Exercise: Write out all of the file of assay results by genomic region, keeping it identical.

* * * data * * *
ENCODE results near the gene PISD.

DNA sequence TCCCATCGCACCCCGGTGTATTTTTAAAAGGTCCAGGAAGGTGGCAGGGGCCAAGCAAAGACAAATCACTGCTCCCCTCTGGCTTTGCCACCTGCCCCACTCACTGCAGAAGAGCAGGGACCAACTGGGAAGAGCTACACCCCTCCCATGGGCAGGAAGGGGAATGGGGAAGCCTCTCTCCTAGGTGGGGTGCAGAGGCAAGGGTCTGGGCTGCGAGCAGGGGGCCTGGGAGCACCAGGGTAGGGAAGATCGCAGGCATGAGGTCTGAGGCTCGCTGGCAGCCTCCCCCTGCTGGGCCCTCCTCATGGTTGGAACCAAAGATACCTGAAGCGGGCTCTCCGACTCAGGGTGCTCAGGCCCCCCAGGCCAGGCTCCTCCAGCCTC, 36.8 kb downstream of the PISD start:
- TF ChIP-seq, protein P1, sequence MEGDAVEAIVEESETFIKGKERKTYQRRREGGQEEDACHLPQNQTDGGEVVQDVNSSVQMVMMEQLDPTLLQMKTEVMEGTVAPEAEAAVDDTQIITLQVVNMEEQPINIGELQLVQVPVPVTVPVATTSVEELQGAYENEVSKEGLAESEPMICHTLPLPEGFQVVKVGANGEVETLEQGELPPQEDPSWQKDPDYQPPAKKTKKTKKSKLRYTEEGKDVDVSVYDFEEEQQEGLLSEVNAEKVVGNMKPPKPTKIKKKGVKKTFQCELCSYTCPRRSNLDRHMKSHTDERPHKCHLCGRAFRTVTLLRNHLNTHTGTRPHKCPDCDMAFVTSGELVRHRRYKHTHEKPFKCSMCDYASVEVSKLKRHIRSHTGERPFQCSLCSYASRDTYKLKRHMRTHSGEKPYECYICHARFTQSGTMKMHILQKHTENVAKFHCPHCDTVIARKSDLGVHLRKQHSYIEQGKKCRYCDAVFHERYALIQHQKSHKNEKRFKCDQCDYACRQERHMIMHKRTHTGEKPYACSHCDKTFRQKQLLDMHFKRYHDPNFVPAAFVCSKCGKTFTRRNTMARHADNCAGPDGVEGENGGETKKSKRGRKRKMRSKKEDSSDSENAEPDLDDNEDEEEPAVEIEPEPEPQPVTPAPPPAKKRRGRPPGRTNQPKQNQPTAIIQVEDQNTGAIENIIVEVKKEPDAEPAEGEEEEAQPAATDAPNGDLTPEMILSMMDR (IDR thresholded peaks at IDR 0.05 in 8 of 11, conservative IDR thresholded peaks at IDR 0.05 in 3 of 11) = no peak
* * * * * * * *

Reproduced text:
ENCODE results near the gene PISD.

DNA sequence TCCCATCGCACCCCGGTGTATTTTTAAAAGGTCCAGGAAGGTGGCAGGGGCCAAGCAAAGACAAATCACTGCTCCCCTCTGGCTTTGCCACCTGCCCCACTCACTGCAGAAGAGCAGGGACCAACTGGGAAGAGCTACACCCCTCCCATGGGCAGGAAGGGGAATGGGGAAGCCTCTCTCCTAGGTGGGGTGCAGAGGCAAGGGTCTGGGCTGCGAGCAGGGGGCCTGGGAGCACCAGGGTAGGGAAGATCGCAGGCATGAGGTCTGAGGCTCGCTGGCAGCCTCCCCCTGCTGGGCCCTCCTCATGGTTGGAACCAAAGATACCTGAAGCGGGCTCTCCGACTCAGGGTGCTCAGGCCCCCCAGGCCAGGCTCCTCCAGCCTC, 36.8 kb downstream of the PISD start:
- TF ChIP-seq, protein P1, sequence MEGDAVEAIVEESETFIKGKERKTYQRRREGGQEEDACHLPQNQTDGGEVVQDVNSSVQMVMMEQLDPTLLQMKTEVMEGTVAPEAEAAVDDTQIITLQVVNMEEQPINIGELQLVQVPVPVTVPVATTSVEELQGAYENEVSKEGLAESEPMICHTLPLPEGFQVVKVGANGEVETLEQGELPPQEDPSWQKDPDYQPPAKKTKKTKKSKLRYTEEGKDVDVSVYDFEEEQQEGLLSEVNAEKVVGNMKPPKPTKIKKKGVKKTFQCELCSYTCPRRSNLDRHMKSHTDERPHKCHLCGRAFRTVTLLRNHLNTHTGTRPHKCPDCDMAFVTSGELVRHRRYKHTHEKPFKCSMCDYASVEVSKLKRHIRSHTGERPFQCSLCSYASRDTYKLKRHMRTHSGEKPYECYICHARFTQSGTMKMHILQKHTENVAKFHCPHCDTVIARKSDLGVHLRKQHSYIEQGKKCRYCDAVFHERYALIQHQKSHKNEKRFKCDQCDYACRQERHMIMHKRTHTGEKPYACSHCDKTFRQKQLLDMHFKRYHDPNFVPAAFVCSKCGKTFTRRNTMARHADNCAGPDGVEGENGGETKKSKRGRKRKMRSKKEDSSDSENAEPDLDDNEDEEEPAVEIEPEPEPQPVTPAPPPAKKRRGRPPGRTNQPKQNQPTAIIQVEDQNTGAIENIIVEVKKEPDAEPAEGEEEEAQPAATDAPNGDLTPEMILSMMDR (IDR thresholded peaks at IDR 0.05 in 8 of 11, conservative IDR thresholded peaks at IDR 0.05 in 3 of 11) = no peak